In this article Dr. Nina Byrnes replies to a question (real or rhetorical–the submission is unsigned) about a hypothetical blood pressure situation and whether the patient can still take their herbal remedies with their medication. We agree with Dr. Byrnes that your doctor needs to know what natural remedies you’re taking before they write you a prescription for pharmaceutical drug.
However, what we don’t agree with is her stance on some of the herbal remedies she talked about. Her sweeping statements need qualifiers.
For example, Dr. Byrnes stated, “St John’s Wort, which is commonly recommended for mood disorders, was shown to be, at best, a very weak antidepressant.” This is true. St John’s Wort is used as an effective, mild anti-depressant by many people.
It’s a good thing that it doesn’t have strong medication-like properties, which makes it a safe, long term remedy for depression, not short term. Not one that acts in a couple of hours like Citalopram or Lexapro. Also, some people need a weak antidepressant; depression may have different levels of severity.
The reason you should let your doctor know about the natural remedies you’re taking is because some herbs like St John’s Wort can interact with certain medications. It is one of the few that does have interactions.
Dr. Byrnes also stated, “Black Cohosh, recommended for menopausal symptoms, was shown to be quite dangerous to the liver in some people and a warning has been attached to its use.” This is not a proven fact, medically or scientifically. There are studies going on as you read this. As soon as the report is available, we’ll update this post.
However, Black Cohosh has been used for many generations without any harm to the women who used it. There may also be the situation that the patient is taking other medications that have liver-damaging properties. The diet and lifestyle of the person may not be taken into account.
Are they drinkers or smokers or have some other genetic predisposition? Then, there is the undisputed fact that foods and drinks today are loaded with chemicals. These chemicals may be reacting with our bodies in inexplicable ways and possibly interact with medications – and herbs or remedies like black cohosh. Finally, the person with alleged liver damage from black cohosh may have already had the liver damage before they started taking the herb.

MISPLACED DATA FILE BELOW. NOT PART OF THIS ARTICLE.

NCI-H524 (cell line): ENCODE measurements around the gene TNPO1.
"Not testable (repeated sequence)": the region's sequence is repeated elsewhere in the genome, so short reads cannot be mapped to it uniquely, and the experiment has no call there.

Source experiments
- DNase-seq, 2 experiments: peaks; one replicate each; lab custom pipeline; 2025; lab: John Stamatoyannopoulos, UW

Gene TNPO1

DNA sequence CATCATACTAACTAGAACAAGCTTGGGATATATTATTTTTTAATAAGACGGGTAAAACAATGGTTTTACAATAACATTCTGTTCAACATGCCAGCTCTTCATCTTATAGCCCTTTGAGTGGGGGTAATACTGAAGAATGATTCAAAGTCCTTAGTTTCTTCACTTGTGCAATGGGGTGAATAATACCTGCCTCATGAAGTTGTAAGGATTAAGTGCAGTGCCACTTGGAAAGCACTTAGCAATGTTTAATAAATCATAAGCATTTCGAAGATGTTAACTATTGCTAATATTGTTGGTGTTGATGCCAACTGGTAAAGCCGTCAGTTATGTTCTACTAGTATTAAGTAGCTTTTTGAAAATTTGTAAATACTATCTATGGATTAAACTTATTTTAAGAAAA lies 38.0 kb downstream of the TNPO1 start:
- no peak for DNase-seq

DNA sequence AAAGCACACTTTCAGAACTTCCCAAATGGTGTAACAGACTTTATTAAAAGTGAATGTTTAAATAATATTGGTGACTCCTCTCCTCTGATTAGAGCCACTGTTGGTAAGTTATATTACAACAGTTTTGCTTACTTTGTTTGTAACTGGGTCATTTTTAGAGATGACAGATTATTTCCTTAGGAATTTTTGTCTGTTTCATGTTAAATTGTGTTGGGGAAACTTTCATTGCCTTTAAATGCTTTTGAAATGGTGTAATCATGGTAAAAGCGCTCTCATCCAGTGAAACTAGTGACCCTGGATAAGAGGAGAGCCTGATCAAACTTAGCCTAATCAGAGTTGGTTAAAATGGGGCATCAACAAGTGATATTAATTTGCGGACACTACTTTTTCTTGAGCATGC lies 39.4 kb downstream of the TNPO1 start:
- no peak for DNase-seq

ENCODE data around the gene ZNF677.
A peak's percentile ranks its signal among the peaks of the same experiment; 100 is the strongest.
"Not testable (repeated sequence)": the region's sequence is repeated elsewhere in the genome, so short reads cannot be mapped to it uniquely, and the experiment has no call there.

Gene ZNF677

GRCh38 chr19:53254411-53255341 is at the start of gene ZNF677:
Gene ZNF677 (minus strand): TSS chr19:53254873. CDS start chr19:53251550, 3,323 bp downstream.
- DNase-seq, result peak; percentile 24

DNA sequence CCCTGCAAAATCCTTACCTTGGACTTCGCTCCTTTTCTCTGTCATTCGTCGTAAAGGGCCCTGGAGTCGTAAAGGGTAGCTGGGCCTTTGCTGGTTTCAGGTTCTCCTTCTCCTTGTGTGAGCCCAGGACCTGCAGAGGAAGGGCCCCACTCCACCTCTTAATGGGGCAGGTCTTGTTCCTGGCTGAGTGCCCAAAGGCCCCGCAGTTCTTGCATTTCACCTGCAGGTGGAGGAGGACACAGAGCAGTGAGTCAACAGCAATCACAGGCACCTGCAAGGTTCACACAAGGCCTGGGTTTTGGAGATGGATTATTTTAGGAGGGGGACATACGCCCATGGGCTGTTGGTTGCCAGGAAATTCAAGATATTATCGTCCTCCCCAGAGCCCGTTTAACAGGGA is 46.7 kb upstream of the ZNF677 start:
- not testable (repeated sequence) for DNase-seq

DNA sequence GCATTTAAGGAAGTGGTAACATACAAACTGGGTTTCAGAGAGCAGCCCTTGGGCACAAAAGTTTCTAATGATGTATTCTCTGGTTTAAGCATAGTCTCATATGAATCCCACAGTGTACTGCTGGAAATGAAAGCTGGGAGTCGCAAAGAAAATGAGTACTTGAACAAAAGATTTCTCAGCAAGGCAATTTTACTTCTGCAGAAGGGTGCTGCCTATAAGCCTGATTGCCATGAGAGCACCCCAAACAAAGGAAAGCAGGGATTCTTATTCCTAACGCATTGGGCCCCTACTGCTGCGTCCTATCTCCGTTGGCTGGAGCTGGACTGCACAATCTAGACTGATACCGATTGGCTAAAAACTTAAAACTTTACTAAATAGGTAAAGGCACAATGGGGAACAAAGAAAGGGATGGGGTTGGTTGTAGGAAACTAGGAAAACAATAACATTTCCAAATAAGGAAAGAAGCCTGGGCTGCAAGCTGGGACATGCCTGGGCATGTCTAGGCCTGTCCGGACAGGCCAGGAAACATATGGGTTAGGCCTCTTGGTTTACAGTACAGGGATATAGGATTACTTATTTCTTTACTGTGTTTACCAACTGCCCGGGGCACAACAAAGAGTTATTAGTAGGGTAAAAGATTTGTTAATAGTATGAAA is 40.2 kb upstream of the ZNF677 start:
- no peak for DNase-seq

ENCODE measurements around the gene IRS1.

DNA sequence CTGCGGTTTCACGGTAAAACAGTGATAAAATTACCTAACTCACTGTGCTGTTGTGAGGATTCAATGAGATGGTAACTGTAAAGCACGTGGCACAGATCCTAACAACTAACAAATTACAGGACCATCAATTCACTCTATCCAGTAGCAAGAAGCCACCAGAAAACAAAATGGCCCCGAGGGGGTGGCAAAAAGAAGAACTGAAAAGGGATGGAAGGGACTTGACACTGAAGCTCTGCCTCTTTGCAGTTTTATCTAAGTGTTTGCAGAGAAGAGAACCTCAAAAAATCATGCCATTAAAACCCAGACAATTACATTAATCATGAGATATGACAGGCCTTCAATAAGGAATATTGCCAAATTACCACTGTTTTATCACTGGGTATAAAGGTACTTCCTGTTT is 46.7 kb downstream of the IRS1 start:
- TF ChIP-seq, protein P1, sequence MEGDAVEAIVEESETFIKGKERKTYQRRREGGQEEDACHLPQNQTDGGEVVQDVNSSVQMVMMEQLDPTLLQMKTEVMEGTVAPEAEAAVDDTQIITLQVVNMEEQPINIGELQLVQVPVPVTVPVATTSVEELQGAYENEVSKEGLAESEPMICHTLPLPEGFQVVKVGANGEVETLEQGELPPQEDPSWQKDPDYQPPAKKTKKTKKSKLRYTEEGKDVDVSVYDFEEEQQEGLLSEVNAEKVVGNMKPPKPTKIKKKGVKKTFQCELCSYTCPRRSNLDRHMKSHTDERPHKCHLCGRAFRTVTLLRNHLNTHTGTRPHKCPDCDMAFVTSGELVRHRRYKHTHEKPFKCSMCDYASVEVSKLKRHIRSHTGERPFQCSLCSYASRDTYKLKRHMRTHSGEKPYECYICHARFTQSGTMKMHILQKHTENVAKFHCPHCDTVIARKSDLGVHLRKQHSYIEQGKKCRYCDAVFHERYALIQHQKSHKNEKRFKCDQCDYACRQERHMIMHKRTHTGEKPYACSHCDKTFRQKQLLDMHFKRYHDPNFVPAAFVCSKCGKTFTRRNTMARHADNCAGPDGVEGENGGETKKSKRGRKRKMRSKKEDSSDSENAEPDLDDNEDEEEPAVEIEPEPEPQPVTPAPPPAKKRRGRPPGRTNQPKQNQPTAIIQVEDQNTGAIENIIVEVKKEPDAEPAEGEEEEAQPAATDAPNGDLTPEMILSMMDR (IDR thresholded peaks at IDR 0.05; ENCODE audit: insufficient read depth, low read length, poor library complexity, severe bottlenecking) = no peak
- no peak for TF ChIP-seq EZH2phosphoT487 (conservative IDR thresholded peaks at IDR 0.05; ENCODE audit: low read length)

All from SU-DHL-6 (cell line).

Broad, sweeping statements of this kind are the reason why there is so much misinformation about natural remedies, herbal remedies, and home remedies on the Internet.
Every person has a different health risk-health index due to biochemical individuality. Some might have predominance of certain hormones than others, some may have more reaction to insulin than others, and some may have more or less serotonin.
There are hundreds, if not thousands of chemicals that work in and with the body every day. There is a great deal more unknown than known about how exactly the body works.
Medicine is not entirely evidence-based as Nina Byrnes states; some of it is tradition. Science is not an absolute system of knowledge, but one that moves from theory to theory, attempting to establish the best explanation of how nature works. And scientific theories and facts change as new knowledge is obtained.
Example of some chemicals in the body:
These are just a few of the chemicals your body needs to function every day. It points to the complexity of the chemistry of life.
Those of us in the herbal field are trying to educate people to the benefits of herbal medication, which may, can, and will help many of your ailments. Sweeping statements about the dangers of herbal remedies just propagates more misunderstanding about how they work.
Qualified, knowledgeable professionals who know something about herbs and natural remedies usually do not make allegations about their danger, but instead give common sense advice based on experience, training, and actual scientific studies.
What herbal remedies do you use with modern pharmaceutical? Have you had success or an adverse event that people should know about? Leave us a comment below to let us know…
Also, visit our Herb Shop for more information on herbs that help support your health and ailments holistically.
The Herbal Explorers
Laurence Layne and Jack Smithson